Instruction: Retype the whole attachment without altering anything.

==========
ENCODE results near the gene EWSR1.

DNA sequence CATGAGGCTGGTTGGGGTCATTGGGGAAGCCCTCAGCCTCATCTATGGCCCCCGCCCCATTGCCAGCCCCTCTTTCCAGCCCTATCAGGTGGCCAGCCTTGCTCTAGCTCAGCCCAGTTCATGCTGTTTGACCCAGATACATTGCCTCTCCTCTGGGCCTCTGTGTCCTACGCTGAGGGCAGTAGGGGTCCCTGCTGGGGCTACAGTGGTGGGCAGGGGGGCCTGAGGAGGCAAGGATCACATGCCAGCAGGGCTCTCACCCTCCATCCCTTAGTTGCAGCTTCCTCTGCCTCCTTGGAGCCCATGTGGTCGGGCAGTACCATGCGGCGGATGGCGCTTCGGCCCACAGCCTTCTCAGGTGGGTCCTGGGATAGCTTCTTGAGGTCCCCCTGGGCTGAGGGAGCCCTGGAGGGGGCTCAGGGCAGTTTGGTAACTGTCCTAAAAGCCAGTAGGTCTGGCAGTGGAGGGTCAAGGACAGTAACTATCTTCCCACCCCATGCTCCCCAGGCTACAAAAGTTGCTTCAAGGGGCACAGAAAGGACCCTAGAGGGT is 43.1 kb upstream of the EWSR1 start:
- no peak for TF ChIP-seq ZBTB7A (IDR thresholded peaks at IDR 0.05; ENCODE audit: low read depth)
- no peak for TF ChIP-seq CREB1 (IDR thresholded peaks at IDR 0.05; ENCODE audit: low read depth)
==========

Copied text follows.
ENCODE results near the gene EWSR1.

DNA sequence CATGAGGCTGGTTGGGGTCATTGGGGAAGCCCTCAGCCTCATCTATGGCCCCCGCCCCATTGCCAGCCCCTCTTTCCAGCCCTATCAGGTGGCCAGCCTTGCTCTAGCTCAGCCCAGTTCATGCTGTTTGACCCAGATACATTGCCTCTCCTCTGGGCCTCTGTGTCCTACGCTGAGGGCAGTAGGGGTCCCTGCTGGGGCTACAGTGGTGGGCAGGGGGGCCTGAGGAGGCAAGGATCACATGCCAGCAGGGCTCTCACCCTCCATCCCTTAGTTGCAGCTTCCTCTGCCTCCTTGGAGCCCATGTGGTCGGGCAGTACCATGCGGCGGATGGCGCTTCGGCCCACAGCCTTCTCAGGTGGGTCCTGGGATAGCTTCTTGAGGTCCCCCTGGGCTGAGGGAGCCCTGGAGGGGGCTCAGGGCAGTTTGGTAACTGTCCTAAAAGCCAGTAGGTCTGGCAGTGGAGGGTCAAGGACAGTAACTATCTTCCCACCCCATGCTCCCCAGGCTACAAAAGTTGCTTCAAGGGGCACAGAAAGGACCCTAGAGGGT is 43.1 kb upstream of the EWSR1 start:
- no peak for TF ChIP-seq ZBTB7A (IDR thresholded peaks at IDR 0.05; ENCODE audit: low read depth)
- no peak for TF ChIP-seq CREB1 (IDR thresholded peaks at IDR 0.05; ENCODE audit: low read depth)